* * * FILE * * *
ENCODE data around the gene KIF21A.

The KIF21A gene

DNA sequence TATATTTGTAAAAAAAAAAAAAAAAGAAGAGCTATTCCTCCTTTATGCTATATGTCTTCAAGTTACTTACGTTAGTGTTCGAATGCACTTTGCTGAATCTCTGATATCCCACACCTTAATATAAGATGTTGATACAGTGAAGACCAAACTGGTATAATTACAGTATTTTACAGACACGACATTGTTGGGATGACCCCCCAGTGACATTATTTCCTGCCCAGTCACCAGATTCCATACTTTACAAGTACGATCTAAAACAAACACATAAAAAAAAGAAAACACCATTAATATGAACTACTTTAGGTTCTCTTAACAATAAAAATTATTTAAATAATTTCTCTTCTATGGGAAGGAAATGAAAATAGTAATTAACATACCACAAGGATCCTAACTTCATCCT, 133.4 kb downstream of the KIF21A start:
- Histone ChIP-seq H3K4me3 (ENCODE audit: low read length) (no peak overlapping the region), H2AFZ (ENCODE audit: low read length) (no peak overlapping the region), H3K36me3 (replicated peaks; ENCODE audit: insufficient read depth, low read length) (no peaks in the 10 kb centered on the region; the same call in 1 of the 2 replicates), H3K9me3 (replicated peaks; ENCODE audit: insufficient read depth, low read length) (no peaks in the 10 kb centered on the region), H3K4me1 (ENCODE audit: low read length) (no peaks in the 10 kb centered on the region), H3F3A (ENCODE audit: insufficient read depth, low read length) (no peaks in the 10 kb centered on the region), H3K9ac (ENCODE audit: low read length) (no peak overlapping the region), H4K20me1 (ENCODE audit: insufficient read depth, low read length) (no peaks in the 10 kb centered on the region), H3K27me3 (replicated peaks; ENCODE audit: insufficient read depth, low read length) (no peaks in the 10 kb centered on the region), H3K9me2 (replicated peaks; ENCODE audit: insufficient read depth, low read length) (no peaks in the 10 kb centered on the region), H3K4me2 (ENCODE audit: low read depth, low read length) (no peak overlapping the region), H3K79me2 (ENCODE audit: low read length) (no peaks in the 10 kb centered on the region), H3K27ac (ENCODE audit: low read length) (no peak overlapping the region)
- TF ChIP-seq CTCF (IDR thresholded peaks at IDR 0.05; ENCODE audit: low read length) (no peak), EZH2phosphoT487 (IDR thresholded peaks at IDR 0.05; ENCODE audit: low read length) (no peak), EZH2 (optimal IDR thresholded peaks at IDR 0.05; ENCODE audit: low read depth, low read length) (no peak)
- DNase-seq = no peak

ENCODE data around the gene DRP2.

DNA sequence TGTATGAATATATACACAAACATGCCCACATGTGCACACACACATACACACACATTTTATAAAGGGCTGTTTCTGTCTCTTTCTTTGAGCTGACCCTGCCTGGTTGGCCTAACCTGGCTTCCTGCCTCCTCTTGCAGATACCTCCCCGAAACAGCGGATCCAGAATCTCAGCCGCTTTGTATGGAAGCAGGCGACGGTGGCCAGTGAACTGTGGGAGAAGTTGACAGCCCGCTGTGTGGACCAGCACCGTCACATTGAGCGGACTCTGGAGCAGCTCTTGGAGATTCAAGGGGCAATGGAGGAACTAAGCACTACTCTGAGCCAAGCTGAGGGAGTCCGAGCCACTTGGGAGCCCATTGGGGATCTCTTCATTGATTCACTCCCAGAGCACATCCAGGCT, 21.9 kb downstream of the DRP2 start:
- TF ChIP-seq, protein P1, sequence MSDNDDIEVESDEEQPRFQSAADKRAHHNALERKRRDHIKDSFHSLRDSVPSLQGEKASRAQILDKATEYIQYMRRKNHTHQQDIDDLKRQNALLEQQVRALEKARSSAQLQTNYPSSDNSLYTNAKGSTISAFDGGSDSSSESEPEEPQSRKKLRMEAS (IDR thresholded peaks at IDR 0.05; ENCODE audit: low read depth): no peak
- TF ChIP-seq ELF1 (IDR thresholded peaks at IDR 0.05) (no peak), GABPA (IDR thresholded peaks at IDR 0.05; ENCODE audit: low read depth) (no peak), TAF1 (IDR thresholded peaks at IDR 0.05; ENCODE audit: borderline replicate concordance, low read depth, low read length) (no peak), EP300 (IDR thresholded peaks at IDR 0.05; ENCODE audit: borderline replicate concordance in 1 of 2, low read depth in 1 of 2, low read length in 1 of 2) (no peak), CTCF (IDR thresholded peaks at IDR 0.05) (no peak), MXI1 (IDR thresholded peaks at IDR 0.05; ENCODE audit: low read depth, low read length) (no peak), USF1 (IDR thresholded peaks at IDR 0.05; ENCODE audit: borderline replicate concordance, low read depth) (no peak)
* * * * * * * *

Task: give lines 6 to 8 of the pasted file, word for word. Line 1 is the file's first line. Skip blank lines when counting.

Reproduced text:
- DNase-seq = no peak

ENCODE data around the gene DRP2.

DNA sequence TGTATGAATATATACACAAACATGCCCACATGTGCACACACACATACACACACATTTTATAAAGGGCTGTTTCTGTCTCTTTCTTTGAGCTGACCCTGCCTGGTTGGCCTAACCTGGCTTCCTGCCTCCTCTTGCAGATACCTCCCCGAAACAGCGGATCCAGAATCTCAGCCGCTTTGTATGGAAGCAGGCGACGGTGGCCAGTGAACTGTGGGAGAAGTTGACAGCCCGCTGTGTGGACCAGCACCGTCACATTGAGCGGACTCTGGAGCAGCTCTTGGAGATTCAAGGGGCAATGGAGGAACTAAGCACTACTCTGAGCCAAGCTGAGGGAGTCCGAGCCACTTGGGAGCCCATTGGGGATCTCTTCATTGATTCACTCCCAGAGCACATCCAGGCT, 21.9 kb downstream of the DRP2 start: